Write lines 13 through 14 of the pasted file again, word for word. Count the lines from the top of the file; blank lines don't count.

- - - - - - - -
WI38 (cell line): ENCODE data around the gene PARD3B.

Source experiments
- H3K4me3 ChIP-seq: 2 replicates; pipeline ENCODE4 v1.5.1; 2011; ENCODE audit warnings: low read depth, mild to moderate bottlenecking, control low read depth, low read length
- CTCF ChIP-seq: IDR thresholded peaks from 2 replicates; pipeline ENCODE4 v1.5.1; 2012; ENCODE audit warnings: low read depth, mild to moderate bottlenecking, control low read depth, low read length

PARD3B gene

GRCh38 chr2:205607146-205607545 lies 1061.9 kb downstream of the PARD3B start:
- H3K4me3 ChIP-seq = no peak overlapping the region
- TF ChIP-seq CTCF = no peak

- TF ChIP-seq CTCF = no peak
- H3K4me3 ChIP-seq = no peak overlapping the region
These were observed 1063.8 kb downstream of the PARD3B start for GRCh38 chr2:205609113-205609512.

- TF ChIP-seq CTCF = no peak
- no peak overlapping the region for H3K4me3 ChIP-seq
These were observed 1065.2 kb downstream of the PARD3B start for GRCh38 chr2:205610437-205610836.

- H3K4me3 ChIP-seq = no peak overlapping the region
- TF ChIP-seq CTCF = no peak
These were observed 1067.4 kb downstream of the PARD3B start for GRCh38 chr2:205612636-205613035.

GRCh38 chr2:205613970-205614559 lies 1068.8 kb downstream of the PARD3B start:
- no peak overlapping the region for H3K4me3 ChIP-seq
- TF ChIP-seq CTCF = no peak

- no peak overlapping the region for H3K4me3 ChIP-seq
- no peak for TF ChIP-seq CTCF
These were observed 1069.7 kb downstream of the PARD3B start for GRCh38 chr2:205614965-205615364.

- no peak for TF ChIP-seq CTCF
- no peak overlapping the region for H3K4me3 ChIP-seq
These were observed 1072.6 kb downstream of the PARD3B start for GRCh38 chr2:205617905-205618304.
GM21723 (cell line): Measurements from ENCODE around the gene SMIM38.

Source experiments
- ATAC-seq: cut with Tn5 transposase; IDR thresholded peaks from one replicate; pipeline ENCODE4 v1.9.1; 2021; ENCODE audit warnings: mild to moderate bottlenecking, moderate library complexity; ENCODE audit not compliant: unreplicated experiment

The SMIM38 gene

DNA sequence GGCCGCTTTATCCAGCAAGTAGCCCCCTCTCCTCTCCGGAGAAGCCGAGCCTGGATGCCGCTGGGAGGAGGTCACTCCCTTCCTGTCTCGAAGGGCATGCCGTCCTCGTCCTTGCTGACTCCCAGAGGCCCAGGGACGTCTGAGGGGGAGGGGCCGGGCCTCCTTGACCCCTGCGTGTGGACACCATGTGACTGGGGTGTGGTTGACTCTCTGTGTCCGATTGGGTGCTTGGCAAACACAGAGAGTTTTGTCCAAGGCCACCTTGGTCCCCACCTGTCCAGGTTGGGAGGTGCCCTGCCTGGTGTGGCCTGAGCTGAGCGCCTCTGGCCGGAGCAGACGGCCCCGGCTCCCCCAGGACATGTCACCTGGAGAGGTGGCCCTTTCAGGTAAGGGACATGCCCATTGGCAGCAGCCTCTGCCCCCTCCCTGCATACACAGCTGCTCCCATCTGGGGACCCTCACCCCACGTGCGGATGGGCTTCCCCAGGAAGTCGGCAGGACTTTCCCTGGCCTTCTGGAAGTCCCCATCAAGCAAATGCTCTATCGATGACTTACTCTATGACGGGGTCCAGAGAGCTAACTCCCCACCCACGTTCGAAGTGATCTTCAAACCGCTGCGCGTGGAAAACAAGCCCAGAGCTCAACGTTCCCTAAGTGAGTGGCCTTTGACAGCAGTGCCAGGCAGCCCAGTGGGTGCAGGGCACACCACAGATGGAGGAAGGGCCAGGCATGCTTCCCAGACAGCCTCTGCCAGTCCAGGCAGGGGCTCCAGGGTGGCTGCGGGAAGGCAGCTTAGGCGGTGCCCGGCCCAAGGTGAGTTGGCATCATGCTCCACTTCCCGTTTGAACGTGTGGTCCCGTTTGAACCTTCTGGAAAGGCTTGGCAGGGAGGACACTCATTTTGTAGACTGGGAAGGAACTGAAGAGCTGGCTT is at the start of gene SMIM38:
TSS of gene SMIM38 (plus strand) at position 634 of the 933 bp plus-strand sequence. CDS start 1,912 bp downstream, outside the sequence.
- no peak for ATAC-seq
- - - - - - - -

- no peak overlapping the region for H3K4me3 ChIP-seq
These were observed 1065.2 kb downstream of the PARD3B start for GRCh38 chr2:205610437-205610836.